Ancient agricultural traditions like
seed saving could replace disastrous GMO practices
everything we have all been told about the supposed benefits
of biotechnology is false, at least as far as its necessity
and usefulness in agriculture is concerned.
As it turns out,
traditional methods of agriculture, which include things
like seed saving, seed sharing.
Selective breeding, and
permaculture, are all far more viable and sustaining for
On this planet than
anything Monsanto has to offer in the way of
genetically-modified organisms (GMOs).
To think that forcing farmers
to buy new "terminator" seeds and crop chemicals every year
from private corporations will provide any sort of long-term
security for the food supply is naive at best.
The biotechnology model dictates that corporations control
the price, availability, and performance of seeds and crop
chemicals, both of which are confined to restrictive patents
that prevent farmers from taking true ownership of the foods
Seed saving, which is
prohibited for GMOs, is absolutely vital for food
Long before GMO crop systems were ever even a thought in the
minds of agribusiness opportunists, farmers relied on nature
to reproduce new seeds for them for free.
By growing a variety of different crops within the same
fields, as well as regularly rotating them, farmers also
utilized natural growing methods that promote soil health
without the need for artificial fertilizers and other
Since every growing region of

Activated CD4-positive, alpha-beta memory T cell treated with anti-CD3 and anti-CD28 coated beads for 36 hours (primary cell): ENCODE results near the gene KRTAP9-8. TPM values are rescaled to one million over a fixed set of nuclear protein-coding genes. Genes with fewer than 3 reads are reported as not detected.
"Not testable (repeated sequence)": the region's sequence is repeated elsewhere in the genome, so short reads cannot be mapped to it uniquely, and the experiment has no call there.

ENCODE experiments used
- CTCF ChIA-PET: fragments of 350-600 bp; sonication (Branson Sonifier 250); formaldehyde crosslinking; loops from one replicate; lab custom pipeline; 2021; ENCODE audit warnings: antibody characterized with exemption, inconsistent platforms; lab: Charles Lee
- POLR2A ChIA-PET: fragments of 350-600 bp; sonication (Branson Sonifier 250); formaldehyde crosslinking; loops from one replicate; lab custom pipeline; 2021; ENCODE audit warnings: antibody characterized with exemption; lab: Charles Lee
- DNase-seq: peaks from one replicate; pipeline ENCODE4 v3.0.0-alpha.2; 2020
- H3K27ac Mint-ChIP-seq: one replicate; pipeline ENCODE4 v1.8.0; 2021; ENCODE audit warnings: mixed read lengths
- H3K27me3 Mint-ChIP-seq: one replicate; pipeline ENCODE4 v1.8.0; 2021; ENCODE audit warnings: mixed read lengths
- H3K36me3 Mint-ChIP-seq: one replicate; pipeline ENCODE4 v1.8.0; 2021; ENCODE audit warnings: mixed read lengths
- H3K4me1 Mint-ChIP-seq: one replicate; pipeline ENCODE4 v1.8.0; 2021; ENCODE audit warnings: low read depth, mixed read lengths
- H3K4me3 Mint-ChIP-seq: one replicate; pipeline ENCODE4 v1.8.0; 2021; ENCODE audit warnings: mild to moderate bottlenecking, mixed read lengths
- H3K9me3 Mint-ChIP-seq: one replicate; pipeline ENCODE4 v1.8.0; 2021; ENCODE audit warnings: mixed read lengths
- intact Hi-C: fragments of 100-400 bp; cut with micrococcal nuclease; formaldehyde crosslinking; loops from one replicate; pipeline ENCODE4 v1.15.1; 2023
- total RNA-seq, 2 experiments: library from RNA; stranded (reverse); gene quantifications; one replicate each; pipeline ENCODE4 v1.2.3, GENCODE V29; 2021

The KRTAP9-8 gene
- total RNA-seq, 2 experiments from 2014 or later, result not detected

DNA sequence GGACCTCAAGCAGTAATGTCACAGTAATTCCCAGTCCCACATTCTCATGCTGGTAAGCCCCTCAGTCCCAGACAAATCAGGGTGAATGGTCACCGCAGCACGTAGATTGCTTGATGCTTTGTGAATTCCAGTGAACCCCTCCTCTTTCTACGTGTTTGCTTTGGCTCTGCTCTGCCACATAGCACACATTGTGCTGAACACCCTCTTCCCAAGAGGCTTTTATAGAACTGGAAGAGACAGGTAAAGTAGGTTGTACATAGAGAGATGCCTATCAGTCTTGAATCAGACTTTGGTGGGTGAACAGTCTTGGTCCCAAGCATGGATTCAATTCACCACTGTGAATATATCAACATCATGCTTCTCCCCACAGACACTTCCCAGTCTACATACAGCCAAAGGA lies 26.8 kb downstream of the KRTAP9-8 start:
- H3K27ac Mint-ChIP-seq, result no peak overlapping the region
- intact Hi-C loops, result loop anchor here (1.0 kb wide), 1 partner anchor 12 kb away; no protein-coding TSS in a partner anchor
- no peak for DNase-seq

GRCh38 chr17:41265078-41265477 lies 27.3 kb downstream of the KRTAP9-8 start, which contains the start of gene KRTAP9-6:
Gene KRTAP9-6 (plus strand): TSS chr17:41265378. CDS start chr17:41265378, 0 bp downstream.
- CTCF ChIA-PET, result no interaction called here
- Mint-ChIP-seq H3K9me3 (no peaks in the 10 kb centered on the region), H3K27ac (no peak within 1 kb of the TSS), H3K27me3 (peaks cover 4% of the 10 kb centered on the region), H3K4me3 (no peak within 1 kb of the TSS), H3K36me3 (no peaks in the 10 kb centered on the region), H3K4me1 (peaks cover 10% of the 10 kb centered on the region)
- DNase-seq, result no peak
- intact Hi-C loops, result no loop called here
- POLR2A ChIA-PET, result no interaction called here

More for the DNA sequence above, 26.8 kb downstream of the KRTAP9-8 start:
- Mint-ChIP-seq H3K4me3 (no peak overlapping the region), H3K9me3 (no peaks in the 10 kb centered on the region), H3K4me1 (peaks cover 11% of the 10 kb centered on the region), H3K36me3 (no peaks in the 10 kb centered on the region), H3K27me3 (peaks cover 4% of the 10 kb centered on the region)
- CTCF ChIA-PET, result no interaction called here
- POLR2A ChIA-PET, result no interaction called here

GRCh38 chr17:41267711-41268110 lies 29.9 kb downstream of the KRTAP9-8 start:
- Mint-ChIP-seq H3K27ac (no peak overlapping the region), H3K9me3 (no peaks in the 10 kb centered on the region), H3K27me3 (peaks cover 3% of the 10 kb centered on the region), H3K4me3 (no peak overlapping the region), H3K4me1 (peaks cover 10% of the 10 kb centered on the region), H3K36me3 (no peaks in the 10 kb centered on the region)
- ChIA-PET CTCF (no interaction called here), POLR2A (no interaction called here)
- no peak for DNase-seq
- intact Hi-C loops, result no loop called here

the world has its own unique combination of climate
conditions, native bug species, native plant and weed
species, and soil conditions.
Farmers, not corporations,
are best equipped to maintain independent control over the
growing process, which includes saving and distributing
And it is the many years of learning and adapting to the
distinct ecological balance in a particular area that
continues to allow farmers to develop the most effective and
efficient ways to grow food.
existence of food supplies worldwide
But biotechnology is destroying this heritage of cultural
farming, and replacing it with a one-size-fits-all system
that is controlled by private interests seeking maximum
profits at any cost.
And perhaps the worst part
about it is that the industry is doing this by making up
lies about the alleged benefits of GMOs which, contrary to
popular belief, do not perform better than traditional crops
at producing higher yields.
"It is a myth that mechanized, chemical, GMO agriculture
maximizes yield per hectare," writes Charles Eisenstein for
the U.K.'s Guardian. "Numerous studies show that when
organic agriculture is practiced well, it can bring double
or triple the yields of conventional techniques. With
intensive intercropping on mixed permaculture farms, yields
can be higher still."
Unlike GMO crop systems, traditional growing systems are
essentially fluid, as the variables of input often have to
adapt and change.
As Eisenstein puts it,
traditional farmers learn to "co-evolve" with the land over
many generations, which creates a lasting legacy of deep
understanding about how the natural world works, and how
mankind can successfully share its bounty without destroying
it in the process.
Traditional growing methods, many of which are openly
embraced today throughout Russia, are undoubtedly proving to
be the most effective way to maximize crop yields; create
food independence and sovereignty; and ensure a healthy,
clean food supply.
"Western-style agriculture faces a mounting crisis that is
insurmountable through the usual application of more
control-based technology," adds Eisenstein.
"This crisis calls us toward
more ecological farming methods that draw from the world's
ancient agricultural traditions ... [which] include not only
agronomic knowledge, but also social structures that allow
that knowledge to evolve and circulate."